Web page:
Wednesday, November 11, 2009

an old friend

Went to a meeting at the hospital tonight. It's not one I usually go to, but I went, and it was good. Got to hear a newbie talk for the first time, and that was rewarding. I remember her first meeting all those months ago, and I remember seeing her off and on since then. I had to confess, though, that I did not realize it had been eight months. I thought it had maybe been three or four. Seems I stuck my head in the campaign and woke up last week wondering where all the leaves on the trees had gone.

After the meeting, three of us women went upstairs to visit an old guy from the program who is not well.

Bernie is a great guy. He has brain cancer. It's terminal. It's been bad for a while now. I think they keep him pretty heavily sedated so he doesn't try to move around too much and injure himself. But he was alert when we got there. Some of his adult kids were there, sort of milling and foot-shifting and not knowing quite what to do. They seemed stunned by the sheer number of people who are streaming into their father's room, expressing their love and moving on. The were kind enough and generous enough to step out for a few minutes so we could each have a moment with Bernie. They cautioned us that he really couldn't talk, and that he was very sleepy and seemed to not always recognize people.

My friend C was the first to go to him. She got close to his face so he could see, took his hand and spoke his name. His eyes opened and there was a familiar spark. The corners of his mouth turned up just the slightest bit. He knew her. They shared a few moments and then I took a turn at his bedside. I was thrilled to see the recognition in his eyes.

"I love you Dawn," he said.

I nearly fell over.

I held his hand and kissed his forehead.

Daring not to linger, I passed my turn off to M, the member of our small troupe with the shortest amount of sobriety. She remembers Bernie some, but he has sort of fallen off the radar for the past few months as his health has steadily declined. His eyes sparkled, though. M is pretty. And Bernie, well, let's just say he has always had a way with pretty girls. Always respectful and sweet, that respectfulness and sweetness got him more attention and affection than any strutting lewdness by younger, cockier men. M leaned over and kissed my aging friend, and he positively beamed through his gray grizzles of a beard.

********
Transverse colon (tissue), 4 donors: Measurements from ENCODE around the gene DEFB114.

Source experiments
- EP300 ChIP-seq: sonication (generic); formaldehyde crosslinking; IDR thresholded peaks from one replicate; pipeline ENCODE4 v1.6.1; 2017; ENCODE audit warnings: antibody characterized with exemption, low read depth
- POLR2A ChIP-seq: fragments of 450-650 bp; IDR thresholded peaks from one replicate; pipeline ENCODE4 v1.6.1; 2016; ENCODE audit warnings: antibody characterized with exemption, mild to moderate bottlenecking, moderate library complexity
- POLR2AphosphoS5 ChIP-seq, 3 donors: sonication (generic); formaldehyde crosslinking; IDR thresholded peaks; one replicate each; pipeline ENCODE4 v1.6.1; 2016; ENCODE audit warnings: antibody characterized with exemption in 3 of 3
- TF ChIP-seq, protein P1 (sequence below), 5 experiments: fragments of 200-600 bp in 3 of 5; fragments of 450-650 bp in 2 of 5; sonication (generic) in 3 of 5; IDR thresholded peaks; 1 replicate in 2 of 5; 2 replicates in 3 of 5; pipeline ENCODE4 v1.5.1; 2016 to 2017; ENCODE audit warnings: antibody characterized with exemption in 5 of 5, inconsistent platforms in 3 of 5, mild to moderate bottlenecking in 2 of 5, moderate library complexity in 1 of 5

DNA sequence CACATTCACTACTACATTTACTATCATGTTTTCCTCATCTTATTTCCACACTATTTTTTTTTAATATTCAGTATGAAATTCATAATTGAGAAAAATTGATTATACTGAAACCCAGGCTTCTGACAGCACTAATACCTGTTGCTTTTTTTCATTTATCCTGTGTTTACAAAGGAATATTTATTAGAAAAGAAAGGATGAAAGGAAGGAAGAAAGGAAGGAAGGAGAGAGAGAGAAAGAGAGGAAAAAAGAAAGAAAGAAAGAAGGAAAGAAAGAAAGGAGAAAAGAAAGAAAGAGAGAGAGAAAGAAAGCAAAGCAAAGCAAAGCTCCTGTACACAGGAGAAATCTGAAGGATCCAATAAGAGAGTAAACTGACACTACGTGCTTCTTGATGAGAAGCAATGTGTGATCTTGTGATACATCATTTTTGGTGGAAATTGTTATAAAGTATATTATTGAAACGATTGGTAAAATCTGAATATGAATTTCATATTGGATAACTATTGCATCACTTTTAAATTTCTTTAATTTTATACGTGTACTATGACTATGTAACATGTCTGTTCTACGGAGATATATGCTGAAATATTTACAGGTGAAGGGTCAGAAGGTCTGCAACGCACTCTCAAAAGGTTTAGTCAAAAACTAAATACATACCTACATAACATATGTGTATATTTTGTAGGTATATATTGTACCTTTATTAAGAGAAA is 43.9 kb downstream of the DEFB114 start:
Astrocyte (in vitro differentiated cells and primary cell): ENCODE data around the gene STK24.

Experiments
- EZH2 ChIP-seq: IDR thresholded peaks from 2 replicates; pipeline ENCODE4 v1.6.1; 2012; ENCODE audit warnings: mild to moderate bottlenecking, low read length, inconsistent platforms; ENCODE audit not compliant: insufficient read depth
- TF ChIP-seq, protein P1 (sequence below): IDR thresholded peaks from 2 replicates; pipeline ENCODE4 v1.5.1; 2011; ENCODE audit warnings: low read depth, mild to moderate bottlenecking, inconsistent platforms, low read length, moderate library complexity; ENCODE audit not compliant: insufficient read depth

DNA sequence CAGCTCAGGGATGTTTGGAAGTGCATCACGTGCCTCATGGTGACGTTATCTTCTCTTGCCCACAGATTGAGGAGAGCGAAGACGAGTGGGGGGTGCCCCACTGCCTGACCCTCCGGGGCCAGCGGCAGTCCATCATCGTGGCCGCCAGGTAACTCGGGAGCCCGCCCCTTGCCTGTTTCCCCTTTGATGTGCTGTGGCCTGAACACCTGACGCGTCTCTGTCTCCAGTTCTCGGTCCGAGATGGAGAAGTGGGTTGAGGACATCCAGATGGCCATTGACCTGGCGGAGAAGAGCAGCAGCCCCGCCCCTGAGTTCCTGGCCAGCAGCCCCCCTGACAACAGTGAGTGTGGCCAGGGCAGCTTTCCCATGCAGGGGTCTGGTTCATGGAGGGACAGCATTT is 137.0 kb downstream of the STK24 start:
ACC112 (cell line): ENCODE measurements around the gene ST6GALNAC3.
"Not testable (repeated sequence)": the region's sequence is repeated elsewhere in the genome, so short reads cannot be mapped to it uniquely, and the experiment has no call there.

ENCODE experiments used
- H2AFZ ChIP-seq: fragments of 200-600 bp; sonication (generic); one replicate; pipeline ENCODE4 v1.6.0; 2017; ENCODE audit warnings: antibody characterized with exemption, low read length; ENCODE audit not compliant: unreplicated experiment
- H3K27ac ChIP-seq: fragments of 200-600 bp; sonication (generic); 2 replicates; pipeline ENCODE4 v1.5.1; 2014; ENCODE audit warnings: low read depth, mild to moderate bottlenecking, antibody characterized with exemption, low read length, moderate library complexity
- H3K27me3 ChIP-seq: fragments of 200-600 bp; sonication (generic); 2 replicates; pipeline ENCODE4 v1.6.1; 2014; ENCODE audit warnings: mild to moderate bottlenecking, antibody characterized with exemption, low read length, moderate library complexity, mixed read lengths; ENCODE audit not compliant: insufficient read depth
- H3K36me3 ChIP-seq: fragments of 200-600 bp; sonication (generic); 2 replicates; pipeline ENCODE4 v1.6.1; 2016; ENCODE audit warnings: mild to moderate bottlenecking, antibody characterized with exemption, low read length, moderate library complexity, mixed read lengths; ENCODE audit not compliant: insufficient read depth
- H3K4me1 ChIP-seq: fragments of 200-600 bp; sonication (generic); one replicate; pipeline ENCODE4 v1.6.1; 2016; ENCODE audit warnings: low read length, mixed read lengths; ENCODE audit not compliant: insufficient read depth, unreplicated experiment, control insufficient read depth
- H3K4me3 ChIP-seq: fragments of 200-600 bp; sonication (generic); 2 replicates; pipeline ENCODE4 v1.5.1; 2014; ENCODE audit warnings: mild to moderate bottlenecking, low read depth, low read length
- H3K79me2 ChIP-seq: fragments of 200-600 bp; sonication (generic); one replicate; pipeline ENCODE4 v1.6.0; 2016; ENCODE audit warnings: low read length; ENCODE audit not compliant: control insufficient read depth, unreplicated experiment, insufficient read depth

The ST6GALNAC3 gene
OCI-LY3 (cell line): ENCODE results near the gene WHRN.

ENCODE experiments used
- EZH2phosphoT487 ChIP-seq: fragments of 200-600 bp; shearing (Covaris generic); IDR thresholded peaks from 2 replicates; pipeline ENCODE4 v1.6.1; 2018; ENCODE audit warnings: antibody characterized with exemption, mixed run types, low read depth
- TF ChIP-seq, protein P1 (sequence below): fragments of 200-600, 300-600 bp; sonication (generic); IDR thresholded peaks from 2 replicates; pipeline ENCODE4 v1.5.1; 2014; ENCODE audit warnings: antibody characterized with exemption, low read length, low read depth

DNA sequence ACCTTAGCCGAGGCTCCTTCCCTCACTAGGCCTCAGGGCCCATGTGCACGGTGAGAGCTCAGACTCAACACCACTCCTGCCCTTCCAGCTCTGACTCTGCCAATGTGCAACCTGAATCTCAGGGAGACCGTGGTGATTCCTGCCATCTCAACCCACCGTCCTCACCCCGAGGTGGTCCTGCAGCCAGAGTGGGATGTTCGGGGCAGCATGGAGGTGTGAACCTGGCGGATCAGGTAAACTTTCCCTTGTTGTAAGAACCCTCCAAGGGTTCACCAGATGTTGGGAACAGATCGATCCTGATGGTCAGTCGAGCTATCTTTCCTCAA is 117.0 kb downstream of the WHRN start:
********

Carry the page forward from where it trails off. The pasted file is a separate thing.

He might be terminally ill, but he is neither dead nor stupid. Have I mentioned that I adore Bernie? Yeah. He's my bud.

M and C went out in the hall to talk with the family members, and somehow I ended up back at Bernie's bedside. I held his hand and his grip was strong. His eyes found mine and sparkled. He couldn't really talk much, so I talked to him instead. I talked about how we always seemed to meet of a workday lunchtime at the local really bad Chinese restaurant and how we always were glad to share a table and conversation. I talked about how I used to love talking with him about this engineering disaster or the other (he is an electrical engineer), how people built towers in the dumbest places imaginable, and how summer people really have no business trying to fix their own homes. We talked about contractors who cut corners, and ones that did things right, and we solved many a construction dilemma over plates of shrimp with lobster sauce (his) and Szechuan chicken (mine).

I told him he needed to get a prettier nurse (the nurse on at the time was a man) and his eyes blinked his agreement.

I told him that he had some fine children and that they seemed to care for him a great deal. I told him that he'd done good, and he blinked his appreciation. It was the long, slow blink of a man who has spent a long time wanting to reconcile with his kids after drinking for so many years. Bernie's been sober a long time now, but when kids are young and Dad's an alcoholic, well, some wounds take a very long time to heal. For his kids to be there means an awful lot to him. It also probably tells him that he is nearing the end of his time in this world. Especially if they're all there, even at 9 p.m., and the nurse was making arrangements for reclining chairs so they could spend the night by his side.

I bent low and told him that I had to go and that he should probably rest some and spend some time with his kids. He squeezed my hand one more time while I kissed him and told him that I loved him, and as I let go his hand, his gaze shifted to his children in the room.

What a gift that was. To see Bernie one more time. I was afraid I was going to come back to meetings after this campaign and learn of his funeral some two weeks previous.

What a blessing it was to have him recognize me and speak to me. To share some warm memories. Wow.

My heart is at once full and hollow.

Blessed be Bernie. May your journey be gentle, however long it takes.


Jen said...

Oh hon. You love so deeply and it shows so clearly.

louise said...

You know I don't pray, but I will keep Bernie in my thoughts... may his be a gentle, calm sleep.

So glad you got to have this time with him... for both of you.